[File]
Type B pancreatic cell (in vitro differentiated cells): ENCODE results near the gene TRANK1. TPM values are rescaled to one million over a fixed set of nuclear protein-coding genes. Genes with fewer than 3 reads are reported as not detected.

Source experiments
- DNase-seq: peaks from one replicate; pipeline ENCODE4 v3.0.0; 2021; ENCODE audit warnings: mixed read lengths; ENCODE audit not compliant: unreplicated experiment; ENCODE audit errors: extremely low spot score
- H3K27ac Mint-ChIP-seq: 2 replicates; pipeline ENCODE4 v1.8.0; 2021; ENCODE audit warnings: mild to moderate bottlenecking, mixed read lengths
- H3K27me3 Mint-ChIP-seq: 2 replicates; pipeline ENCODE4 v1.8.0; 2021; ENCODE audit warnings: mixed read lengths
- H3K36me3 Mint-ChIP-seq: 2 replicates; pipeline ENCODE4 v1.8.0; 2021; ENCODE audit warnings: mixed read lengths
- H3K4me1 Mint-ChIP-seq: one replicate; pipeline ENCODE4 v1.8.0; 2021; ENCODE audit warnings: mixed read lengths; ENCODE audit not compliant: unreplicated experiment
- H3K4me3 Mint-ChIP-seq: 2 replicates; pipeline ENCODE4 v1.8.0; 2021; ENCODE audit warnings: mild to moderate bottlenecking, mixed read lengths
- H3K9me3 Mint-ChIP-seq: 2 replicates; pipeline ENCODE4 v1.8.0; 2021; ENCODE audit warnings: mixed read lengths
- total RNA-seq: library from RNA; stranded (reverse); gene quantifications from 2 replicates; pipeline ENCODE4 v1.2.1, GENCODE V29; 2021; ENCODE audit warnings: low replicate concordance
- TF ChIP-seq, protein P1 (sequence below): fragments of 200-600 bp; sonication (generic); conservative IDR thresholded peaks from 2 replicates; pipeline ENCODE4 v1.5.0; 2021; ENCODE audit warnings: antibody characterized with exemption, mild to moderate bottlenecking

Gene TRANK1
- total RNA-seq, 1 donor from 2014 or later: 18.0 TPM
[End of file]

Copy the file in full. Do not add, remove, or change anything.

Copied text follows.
Type B pancreatic cell (in vitro differentiated cells): ENCODE results near the gene TRANK1. TPM values are rescaled to one million over a fixed set of nuclear protein-coding genes. Genes with fewer than 3 reads are reported as not detected.

Source experiments
- DNase-seq: peaks from one replicate; pipeline ENCODE4 v3.0.0; 2021; ENCODE audit warnings: mixed read lengths; ENCODE audit not compliant: unreplicated experiment; ENCODE audit errors: extremely low spot score
- H3K27ac Mint-ChIP-seq: 2 replicates; pipeline ENCODE4 v1.8.0; 2021; ENCODE audit warnings: mild to moderate bottlenecking, mixed read lengths
- H3K27me3 Mint-ChIP-seq: 2 replicates; pipeline ENCODE4 v1.8.0; 2021; ENCODE audit warnings: mixed read lengths
- H3K36me3 Mint-ChIP-seq: 2 replicates; pipeline ENCODE4 v1.8.0; 2021; ENCODE audit warnings: mixed read lengths
- H3K4me1 Mint-ChIP-seq: one replicate; pipeline ENCODE4 v1.8.0; 2021; ENCODE audit warnings: mixed read lengths; ENCODE audit not compliant: unreplicated experiment
- H3K4me3 Mint-ChIP-seq: 2 replicates; pipeline ENCODE4 v1.8.0; 2021; ENCODE audit warnings: mild to moderate bottlenecking, mixed read lengths
- H3K9me3 Mint-ChIP-seq: 2 replicates; pipeline ENCODE4 v1.8.0; 2021; ENCODE audit warnings: mixed read lengths
- total RNA-seq: library from RNA; stranded (reverse); gene quantifications from 2 replicates; pipeline ENCODE4 v1.2.1, GENCODE V29; 2021; ENCODE audit warnings: low replicate concordance
- TF ChIP-seq, protein P1 (sequence below): fragments of 200-600 bp; sonication (generic); conservative IDR thresholded peaks from 2 replicates; pipeline ENCODE4 v1.5.0; 2021; ENCODE audit warnings: antibody characterized with exemption, mild to moderate bottlenecking

Gene TRANK1
- total RNA-seq, 1 donor from 2014 or later: 18.0 TPM